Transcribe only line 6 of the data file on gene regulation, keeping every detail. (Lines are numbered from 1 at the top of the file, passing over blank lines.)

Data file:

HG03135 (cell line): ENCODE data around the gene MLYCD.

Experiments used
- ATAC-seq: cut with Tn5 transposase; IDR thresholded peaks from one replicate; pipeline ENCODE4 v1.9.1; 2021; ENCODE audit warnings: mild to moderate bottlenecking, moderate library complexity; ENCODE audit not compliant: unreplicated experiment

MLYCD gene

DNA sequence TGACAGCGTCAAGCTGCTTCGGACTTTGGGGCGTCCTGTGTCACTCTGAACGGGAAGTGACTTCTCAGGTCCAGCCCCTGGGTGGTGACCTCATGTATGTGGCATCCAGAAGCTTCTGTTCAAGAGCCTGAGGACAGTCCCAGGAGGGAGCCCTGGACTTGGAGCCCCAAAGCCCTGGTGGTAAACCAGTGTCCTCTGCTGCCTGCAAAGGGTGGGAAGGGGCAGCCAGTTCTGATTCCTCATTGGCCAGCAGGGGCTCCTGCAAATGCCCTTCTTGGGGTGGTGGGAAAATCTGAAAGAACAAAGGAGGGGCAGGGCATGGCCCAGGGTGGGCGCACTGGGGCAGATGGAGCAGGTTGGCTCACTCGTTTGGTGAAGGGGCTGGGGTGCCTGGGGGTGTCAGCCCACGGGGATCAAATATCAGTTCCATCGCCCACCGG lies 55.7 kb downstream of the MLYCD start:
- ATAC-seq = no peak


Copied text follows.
- ATAC-seq = no peak